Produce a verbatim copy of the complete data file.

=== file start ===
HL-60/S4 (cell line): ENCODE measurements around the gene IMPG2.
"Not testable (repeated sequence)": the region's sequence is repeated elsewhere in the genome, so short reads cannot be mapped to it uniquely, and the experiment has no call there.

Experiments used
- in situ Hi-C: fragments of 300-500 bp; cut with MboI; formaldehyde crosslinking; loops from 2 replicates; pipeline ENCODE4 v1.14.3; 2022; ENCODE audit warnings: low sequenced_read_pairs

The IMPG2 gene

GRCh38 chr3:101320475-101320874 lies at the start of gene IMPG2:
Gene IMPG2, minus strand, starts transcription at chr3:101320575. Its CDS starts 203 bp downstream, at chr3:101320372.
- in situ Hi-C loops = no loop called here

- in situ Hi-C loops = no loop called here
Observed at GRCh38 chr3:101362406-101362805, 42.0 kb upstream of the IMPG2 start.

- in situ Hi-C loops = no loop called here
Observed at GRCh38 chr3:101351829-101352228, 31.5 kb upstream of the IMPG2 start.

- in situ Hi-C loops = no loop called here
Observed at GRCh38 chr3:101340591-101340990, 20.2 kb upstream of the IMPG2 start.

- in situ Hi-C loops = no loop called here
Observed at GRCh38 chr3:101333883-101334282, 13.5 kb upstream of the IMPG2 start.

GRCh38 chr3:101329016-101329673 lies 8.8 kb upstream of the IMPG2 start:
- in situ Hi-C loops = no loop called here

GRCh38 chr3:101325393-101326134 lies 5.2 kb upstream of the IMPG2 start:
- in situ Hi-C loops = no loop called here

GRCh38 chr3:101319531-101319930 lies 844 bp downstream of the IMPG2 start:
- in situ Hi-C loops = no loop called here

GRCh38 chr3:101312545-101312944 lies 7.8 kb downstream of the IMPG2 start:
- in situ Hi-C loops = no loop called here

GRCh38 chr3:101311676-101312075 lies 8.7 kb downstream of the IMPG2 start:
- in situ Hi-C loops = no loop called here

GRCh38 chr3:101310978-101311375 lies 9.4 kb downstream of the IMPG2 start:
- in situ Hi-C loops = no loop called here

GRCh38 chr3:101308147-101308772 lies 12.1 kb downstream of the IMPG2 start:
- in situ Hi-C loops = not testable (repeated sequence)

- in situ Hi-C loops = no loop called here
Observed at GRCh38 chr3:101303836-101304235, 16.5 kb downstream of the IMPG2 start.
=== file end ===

HL-60/S4 (cell line): ENCODE measurements around the gene IMPG2.
"Not testable (repeated sequence)": the region's sequence is repeated elsewhere in the genome, so short reads cannot be mapped to it uniquely, and the experiment has no call there.

Experiments used
- in situ Hi-C: fragments of 300-500 bp; cut with MboI; formaldehyde crosslinking; loops from 2 replicates; pipeline ENCODE4 v1.14.3; 2022; ENCODE audit warnings: low sequenced_read_pairs

The IMPG2 gene

GRCh38 chr3:101320475-101320874 lies at the start of gene IMPG2:
Gene IMPG2, minus strand, starts transcription at chr3:101320575. Its CDS starts 203 bp downstream, at chr3:101320372.
- in situ Hi-C loops = no loop called here

- in situ Hi-C loops = no loop called here
Observed at GRCh38 chr3:101362406-101362805, 42.0 kb upstream of the IMPG2 start.

- in situ Hi-C loops = no loop called here
Observed at GRCh38 chr3:101351829-101352228, 31.5 kb upstream of the IMPG2 start.

- in situ Hi-C loops = no loop called here
Observed at GRCh38 chr3:101340591-101340990, 20.2 kb upstream of the IMPG2 start.

- in situ Hi-C loops = no loop called here
Observed at GRCh38 chr3:101333883-101334282, 13.5 kb upstream of the IMPG2 start.

GRCh38 chr3:101329016-101329673 lies 8.8 kb upstream of the IMPG2 start:
- in situ Hi-C loops = no loop called here

GRCh38 chr3:101325393-101326134 lies 5.2 kb upstream of the IMPG2 start:
- in situ Hi-C loops = no loop called here

GRCh38 chr3:101319531-101319930 lies 844 bp downstream of the IMPG2 start:
- in situ Hi-C loops = no loop called here

GRCh38 chr3:101312545-101312944 lies 7.8 kb downstream of the IMPG2 start:
- in situ Hi-C loops = no loop called here

GRCh38 chr3:101311676-101312075 lies 8.7 kb downstream of the IMPG2 start:
- in situ Hi-C loops = no loop called here

GRCh38 chr3:101310978-101311375 lies 9.4 kb downstream of the IMPG2 start:
- in situ Hi-C loops = no loop called here

GRCh38 chr3:101308147-101308772 lies 12.1 kb downstream of the IMPG2 start:
- in situ Hi-C loops = not testable (repeated sequence)

- in situ Hi-C loops = no loop called here
Observed at GRCh38 chr3:101303836-101304235, 16.5 kb downstream of the IMPG2 start.